The pilot of a Cold War-era jet noticed it was losing power and decided to eject himself and a crew member before the Soviet fighter plane crashed during a weekend air show in suburban Detroit, an official said Monday.
The pilot, who also owns the plane, had serious injuries but nothing life-threatening, while a second person aboard the MiG-23 had mild injuries after they parachuted to the ground, said John Brannen, senior air safety investigator at the National Transportation Safety Board.
“It’s very fortunate, of course, that nobody on the ground was injured. … The plane traveled about 500 feet after the initial impact, went through some trees and wound up here next to the apartment building,” Brannen told reporters in Belleville.
The MiG-23, which was built in the former Soviet Union in 1981, crashed Sunday during the Thunder Over Michigan Air Show, about 30 miles (48 kilometers) west of Detroit.
Brannen said the pilot talked to the Federal Aviation Administration about what preceded the crash.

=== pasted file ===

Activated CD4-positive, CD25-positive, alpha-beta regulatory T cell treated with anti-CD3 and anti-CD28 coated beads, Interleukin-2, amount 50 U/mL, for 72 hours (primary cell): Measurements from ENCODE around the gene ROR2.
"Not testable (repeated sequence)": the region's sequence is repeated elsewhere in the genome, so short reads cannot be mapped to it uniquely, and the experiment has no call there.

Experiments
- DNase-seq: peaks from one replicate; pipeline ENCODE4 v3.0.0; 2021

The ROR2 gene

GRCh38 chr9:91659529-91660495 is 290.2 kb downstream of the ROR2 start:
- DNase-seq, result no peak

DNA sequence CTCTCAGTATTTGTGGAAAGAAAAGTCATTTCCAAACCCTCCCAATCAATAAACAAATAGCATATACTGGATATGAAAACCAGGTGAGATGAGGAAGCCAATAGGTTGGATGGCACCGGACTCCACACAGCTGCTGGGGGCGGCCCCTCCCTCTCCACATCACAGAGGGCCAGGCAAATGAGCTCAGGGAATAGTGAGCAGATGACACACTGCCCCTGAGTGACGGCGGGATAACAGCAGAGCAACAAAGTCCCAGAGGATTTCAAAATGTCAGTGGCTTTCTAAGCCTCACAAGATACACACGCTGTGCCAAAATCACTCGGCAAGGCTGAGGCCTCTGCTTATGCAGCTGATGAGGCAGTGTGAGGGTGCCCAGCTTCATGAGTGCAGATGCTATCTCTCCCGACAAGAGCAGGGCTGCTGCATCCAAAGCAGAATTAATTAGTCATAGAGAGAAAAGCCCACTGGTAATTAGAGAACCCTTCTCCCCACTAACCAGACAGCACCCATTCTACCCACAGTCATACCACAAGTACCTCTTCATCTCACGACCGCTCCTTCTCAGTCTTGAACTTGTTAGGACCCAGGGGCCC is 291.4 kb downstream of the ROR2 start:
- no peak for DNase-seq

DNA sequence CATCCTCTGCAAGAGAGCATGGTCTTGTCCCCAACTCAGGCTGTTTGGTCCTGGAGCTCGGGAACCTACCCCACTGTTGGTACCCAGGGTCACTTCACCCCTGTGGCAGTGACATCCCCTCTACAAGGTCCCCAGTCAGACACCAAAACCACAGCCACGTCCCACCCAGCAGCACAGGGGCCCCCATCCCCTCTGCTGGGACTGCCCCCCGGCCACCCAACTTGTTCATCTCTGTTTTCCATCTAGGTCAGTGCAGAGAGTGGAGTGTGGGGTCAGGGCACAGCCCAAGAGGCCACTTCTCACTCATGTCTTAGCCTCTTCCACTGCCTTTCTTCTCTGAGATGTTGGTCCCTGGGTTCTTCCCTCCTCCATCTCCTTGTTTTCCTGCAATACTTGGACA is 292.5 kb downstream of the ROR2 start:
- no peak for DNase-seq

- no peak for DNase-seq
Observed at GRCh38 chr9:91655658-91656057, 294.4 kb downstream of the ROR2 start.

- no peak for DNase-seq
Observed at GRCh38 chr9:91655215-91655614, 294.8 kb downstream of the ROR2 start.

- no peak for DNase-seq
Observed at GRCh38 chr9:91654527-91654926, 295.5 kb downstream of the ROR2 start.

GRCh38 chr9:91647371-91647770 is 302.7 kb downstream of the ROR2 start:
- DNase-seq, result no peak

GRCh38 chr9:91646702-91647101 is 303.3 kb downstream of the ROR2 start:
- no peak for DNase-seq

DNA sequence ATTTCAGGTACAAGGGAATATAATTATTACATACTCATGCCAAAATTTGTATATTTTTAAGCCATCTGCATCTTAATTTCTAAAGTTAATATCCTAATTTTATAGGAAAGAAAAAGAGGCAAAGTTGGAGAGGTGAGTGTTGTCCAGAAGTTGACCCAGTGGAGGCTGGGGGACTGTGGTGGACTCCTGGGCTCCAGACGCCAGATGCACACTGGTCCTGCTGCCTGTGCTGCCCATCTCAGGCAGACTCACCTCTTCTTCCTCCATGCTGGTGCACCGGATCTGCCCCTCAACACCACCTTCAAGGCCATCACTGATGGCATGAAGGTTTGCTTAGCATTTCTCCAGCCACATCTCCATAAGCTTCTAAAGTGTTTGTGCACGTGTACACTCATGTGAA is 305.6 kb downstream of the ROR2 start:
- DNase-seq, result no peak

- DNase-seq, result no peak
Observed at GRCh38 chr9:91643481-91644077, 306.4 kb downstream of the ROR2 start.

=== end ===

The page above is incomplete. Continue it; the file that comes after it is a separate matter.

“They had some engine loss-of-power issues and were not able to correct that and elected to eject from the aircraft,” Brannen said.
He said the wreckage would be examined in the months ahead.
“Being a military aircraft — and on top of that a Russian military aircraft — is going to make things a little more difficult. … I’m not sure what kind of support we’ll be able to get,” Brannen said.
Residents who were evacuated from apartments could return home by Tuesday.
Matthew Gerick was astonished when he saw two people eject, a crash and thick black smoke.
“Like, did we just watch that happen?” Gerick told the Detroit Free Press.